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  #1  
Old 07-03-2002, 06:43 PM
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Join Date: May 2001
Location: Florida
Posts: 1,105
how much permanent damage was done going 11k miles w/out oil change??

ok, firstly, this was NOT on my personal car, and the engine is a 2.8l inline six gasser. I'm wondering how much permanent damage was done, if any(hopefully not), and what kind of maintenance should be done to compensate for this. Also, would switching to synthetic help correct any damage done? and one more question, if you drive mostly highway miles(interstate, constant speed) does that have any effect on how often the oil needs to be changed??
thanks
Ryan
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  #2  
Old 07-03-2002, 08:10 PM
rebootit
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this is asking a question like "how blue is the sky?" As a gasser and mostly highway miles I would say not much happened but keep it up and bad things will come of it.
Change it now, drive it to get good and hot, change it again the same day. This would clean out all the possible junk as much as anything else.
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  #3  
Old 07-03-2002, 08:33 PM
turbodiesel
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I would say no big deal if you let it go that long once or twice, but if the car had 10K mile oil changes all it's life, I would stay away from it.

Like said, drive the car for about 20 minutes, keep it running while you get your oil changing supplies ready, and as soon as you shut it off, change the oil. That is what I do with my cars, and I really think it makes a difference when you change it hot because all of the bad particles are still suspended in the oil.
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  #4  
Old 07-05-2002, 11:05 AM
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Join Date: Oct 2001
Location: Ottawa, Canada
Posts: 46
permanent damage

Serious permanent damage is probably unlikely these engines are designed to take a certain amount of human forgetfulness. Once while hitchiking I was picked up by a large diesel mercedes truck. The truck wasn't running that well and the driver said he had it on the dynamometer (sp?) that morning and it was only putting 147 hp on the ground instead of the 250 the truck was rated for. I asked if he knew the cause. He said it may have something to do with the 160,000 miles on the engine and that he had only changed the oil once in that period. He worked for Mercedes-Benz and the company policy was to abuse and torture the truck to death. then they did an autopsy to determine the cause of death and used that information to redisgn the engine. You should be okay.
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  #5  
Old 07-05-2002, 12:18 PM
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Join Date: Oct 2001
Location: Ottawa, Canada
Posts: 46
permanent damage

Serious permanent damage is probably unlikely these engines are designed to take a certain amount of human forgetfulness. Once while hitchiking I was picked up by a large diesel mercedes truck. The truck wasn't running that well and the driver said he had it on the dynamometer (sp?) that morning and it was only putting 147 hp on the ground instead of the 250 the truck was rated for. I asked if he knew the cause. He said it may have something to do with the 160,000 miles on the engine and that he had only changed the oil once in that period. He worked for Mercedes-Benz and the company policy was to abuse and torture the truck to death. then they did an autopsy to determine the cause of death and used that information to redisgn the engine. You should be okay.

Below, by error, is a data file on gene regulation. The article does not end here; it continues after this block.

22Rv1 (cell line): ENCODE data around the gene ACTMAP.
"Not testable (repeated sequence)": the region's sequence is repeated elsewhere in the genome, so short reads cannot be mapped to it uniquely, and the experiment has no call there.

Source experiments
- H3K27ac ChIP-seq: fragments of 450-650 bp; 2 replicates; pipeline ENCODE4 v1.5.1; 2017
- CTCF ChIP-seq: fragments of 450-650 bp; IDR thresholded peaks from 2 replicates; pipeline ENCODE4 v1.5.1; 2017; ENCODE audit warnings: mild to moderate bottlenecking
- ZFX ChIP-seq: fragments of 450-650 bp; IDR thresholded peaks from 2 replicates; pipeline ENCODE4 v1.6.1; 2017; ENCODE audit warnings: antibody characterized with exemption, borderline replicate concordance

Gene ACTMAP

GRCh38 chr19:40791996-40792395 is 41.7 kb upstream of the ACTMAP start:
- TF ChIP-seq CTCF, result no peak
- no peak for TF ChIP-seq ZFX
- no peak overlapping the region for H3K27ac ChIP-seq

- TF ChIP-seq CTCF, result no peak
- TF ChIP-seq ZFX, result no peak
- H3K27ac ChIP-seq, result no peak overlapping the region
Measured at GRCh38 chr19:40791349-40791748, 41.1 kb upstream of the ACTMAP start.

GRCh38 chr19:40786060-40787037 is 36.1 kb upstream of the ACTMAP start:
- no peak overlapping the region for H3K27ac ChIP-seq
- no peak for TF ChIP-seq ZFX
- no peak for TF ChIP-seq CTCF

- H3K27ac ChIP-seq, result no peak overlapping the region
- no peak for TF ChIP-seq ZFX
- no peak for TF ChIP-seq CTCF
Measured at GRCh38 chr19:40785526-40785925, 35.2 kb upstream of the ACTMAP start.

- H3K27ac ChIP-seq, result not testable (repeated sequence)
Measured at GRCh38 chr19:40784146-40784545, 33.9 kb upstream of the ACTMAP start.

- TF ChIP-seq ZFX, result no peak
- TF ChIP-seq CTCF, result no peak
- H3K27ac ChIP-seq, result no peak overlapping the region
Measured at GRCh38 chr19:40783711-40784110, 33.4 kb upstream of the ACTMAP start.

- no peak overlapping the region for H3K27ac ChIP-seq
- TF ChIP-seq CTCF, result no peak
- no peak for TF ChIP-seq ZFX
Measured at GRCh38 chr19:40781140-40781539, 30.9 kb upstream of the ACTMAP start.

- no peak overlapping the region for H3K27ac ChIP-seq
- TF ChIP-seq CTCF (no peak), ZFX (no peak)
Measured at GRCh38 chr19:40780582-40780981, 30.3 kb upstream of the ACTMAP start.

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  #6  
Old 07-05-2002, 10:58 PM
markluta
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I would say almost no chance of damage. Consider that many European manufacturers shifted their recommendation to 7500 mile oil changes during the 1980s, if not even earlier than that. Industrial equipment generally operates for years (decades) on the same oil, it is on a quarterly analysis program and is only changed if the analysis indicates change is needed, just as the filters are changed based on d/p.

The 3000 mile oil change is a preventive measure against contaminants in the oil since most of us are not going to pay for an analysis program. It is insurance against being stranded and paying for expensive engine repairs (though certainly no guarantee of that!). The interval also is quarterly for the average driver, which gets the car to a mechanic at a good interval for checking other common failure items such as belts and hoses. It gets the oil and air filter replaced before they become clogged (or blow).

It may interest the mechanics among you that our company tractors have gone to a 100,000 mile oil change interval, with synthetic oil, high quality air filters and a quarterly analysis. It is believed this will not only save money but also will be environmentally friendly. Probably one consideration here is tractor trucks are not started nearly as often as cars, and their larger crankcases let them idle for extended periods of time.

From what I have heard, the number of starts on the engine really ought to be the determining factor of when to change the oil, but who among us is going to keep a log of every tme we start the engine?
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